CORRECTED ORDER GRANTING MOTION TO DISMISS, DOC. 35
JOHN L. KANE, Senior District Judge.
For the reasons stated below, I GRANT the Secretary's Motion to Dismiss, Doc. 35.
The Endangered Species Act ("ESA") requires the United States Fish and Wildlife Service (the "Service") to maintain a list of threatened and endangered species, and further allows any interested person to petition for changes to this list. Upon receipt of such a petition, the Service must determine whether the petition "presents substantial scientific or commercial information" indicating that the proposed change may be warranted. 16 U.S.C. § 1533(b)(3)(A). In 2007, WEG filed a petition asking the Service to list 206 distinct species under the ESA on the basis of information in the internet database NatureServe, which the petition incorporated by reference.
After reviewing the resources available on NatureServe, the Service made an initial determination that, for 165 of the species at issue, the petition did not present substantial scientific or commercial information indicating that listing the species may be warranted. 74 Fed. Reg. 6122 (Feb. 5, 2009). WEG brings the instant to suit to challenge the "negative" finding for Stagnicola elrodi , a mollusk also known as the Flathead pondsnail ("pondsnail)".
I lack jurisdiction hear WEG's challenge, however, because WEG lacks standing. There is no evidence that the action is a "Case" or "Controversy" of the type necessary for me to exercise jurisdiction under Article III of the United States Constitution. U.S. Const. art. III, § 2, cl. 1. Because WEG lacks any concrete stake in the outcome of its petition to list the pondsnail as "threatened" or "endangered" under the ESA, I must dismiss WEG's complaint.
To establish standing, a plaintiff must show that: (1) he has suffered an injury in fact' that is (a) concrete and particularized and (b) actual or imminent, not conjectural or hypothetical; (2) the injury is fairly traceable to the challenged action of the defendant; and (3) it is likely, as opposed to merely speculative, that the injury will be redressed by the relief requested. Tandy v. City of Wichita, 380 F.3d 1277, 1283 (10th Cir. 2004) (citing Friends of the Earth, Inc. v. Laidlaw Envtl. Servs., Inc ., 528 U.S. 167, 181 (2000); Steel Co. v. Citizens for a Better Env't, 523 U.S. 83, 103 (1998)). The party invoking federal jurisdiction bears the burden of establishing these elements. Lujan v. Defenders of Wildlife, 504 U.S. 555, 557 (1992).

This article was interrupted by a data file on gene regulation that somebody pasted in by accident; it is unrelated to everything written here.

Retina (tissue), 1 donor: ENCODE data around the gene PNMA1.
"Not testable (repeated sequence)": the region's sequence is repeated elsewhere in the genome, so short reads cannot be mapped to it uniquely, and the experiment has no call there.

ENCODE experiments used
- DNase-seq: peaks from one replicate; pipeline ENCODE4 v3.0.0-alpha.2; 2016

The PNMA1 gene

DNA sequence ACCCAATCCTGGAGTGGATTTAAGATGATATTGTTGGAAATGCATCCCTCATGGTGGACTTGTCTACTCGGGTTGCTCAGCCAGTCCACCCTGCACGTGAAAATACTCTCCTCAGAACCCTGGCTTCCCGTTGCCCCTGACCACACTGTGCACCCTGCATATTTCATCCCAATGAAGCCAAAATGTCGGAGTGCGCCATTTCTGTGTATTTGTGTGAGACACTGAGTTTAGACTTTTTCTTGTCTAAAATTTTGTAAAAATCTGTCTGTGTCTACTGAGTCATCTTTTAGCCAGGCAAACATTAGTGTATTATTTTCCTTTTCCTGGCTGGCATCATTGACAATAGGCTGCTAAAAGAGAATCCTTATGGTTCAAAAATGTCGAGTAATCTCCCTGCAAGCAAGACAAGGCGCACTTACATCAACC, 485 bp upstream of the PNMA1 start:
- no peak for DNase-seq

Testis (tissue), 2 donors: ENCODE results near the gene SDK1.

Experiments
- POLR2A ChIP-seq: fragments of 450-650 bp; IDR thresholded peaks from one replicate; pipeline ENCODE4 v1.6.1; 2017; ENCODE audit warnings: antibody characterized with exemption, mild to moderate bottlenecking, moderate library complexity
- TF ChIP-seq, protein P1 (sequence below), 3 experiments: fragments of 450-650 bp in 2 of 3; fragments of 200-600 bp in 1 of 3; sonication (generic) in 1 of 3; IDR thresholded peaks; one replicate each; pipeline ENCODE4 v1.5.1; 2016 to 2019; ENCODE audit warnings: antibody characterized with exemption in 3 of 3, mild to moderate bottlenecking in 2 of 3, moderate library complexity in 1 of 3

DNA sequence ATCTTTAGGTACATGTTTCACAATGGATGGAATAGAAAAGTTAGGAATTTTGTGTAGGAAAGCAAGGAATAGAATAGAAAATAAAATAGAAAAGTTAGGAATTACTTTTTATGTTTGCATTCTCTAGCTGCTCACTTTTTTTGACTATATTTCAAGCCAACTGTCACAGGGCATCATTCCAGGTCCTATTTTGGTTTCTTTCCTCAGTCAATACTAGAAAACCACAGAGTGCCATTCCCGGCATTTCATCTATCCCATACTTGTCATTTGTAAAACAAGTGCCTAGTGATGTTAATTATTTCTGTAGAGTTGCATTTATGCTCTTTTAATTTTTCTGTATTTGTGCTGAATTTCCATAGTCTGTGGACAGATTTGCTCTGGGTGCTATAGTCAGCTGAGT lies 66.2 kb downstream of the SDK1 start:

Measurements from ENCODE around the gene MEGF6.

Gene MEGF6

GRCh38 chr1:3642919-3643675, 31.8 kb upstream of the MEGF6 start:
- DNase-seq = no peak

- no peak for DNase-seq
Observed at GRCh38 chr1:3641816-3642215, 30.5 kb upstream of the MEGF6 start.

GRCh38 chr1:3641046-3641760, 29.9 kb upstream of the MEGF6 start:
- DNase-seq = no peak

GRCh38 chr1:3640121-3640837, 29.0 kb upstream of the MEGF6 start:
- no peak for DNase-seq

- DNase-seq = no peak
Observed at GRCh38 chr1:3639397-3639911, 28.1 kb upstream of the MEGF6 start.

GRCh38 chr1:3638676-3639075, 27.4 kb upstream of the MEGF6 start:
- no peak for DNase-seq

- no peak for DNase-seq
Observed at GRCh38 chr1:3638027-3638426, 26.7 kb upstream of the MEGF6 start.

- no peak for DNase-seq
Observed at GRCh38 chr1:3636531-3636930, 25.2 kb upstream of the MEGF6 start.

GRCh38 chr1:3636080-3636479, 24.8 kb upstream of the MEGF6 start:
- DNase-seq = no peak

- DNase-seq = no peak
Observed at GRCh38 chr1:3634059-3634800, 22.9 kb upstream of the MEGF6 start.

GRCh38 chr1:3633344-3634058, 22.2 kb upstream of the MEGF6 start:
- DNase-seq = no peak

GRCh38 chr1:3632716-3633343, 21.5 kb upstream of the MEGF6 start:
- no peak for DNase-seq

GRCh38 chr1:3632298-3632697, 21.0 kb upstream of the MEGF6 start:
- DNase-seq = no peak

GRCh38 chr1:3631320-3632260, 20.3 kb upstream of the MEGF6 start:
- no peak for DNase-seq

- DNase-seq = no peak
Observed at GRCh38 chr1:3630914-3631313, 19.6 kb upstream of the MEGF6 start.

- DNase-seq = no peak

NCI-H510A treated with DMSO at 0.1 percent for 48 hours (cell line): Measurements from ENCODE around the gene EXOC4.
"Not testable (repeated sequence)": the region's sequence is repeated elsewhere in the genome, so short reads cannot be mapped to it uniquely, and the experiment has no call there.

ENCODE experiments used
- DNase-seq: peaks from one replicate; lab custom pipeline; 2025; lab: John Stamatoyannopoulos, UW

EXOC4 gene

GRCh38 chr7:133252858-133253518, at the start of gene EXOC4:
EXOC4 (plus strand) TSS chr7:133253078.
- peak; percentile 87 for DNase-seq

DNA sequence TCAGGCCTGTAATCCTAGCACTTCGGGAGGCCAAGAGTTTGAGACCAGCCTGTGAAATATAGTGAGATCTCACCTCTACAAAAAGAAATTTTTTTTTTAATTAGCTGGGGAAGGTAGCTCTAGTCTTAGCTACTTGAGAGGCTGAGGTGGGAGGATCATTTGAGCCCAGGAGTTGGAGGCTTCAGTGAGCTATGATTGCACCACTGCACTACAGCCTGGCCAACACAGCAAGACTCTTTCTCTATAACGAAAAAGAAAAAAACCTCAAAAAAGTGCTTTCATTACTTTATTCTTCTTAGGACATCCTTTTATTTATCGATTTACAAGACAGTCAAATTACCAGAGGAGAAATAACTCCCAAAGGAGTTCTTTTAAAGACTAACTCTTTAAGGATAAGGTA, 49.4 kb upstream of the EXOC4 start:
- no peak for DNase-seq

An organization has standing to sue on behalf of its members if "its members would otherwise have standing to sue in their own right, the interests at stake are germane to the organization's purpose, and neither the claim asserted nor the relief requested requires the participation of individual members in the lawsuit." Laidlaw, 523 U.S. at 181. "[T]he requirement of injury in fact is a hard floor of Article III jurisdiction that cannot be removed by statute." Summers v. Earth Island Inst ., 555 U.S. 488, 497 (2009). Standing is determined based on the facts as of the time the complaint was filed. Tandy, 380 F.3d at 1284.
In evaluating standing from a motion to dismiss perspective, I must accept all allegations as true and construe the complaint in favor of the complaining party. Warth v. Seldin, 422 U.S. 490, 501 (1975). I "also must construe the statements made in the affidavits in the light most favorable to the petitioner." Initiative & Referendum Inst. v. Walker, 450 F.3d 1082, 1089 (10th Cir.2006) (en banc) (internal quotation marks omitted).
I begin with the threshold issue of whether WEG's lone declarant Juniper Davis is a member of WEG or was a member at the time WEG filed its complaint. Neither WEG nor Ms. Davis has spoken about this issue and there has been no other evidence from which I might ascertain Ms. Davis's membership status. Because there is no demonstration of representational standing for WEG and because Ms. Davis is not herself a named plaintiff, WEG has not met its burden of establishing standing.
Assuming Ms. Davis was a member of WEG at the time it filed its complaint, WEG has regardless failed to demonstrate why it has standing to bring its complaint under the requirements of Article III because it has not shown redressability. WEG's theory that vacating the negative 90-day finding will result in a critical habitat designation "allow[ing] Flathead Lake to return to it's [sic] original ogliothropic state, " Doc. 36 at 11, is too attenuated to satisfy the requirement that "it is likely, as opposed to merely speculative, that the injury will be redressed by the relief requested." Tandy, 380 F.3d at 1283. Critical habitats are not automatically designated when a species is listed. In fact, as of April 1, 2011, of the 1, 372 species, subspecies, and distinct vertebrate populations listed as threatened or endangered under the ESA, only 604 critical habitats have been designated. U.S. Fish and Wildlife Service, Critical Habitat What Is It? (2011) available at http://www.fws.gov/endangered/esa-library/pdf/cirtical_habitat.pdf. Furthermore, there is no indication that the designated critical habitat would include those portions of Flathead Lake where Ms. Davis recreates. Ms. Davis does not aver that she has ever seen a Flathead pondsnail; there are no allegations that the pondsnail's habitat overlaps with where Ms. Davis recreates. As the Supreme Court has noted, "[r]elief that does not remedy the injury suffered cannot bootstrap a plaintiff into federal court; ...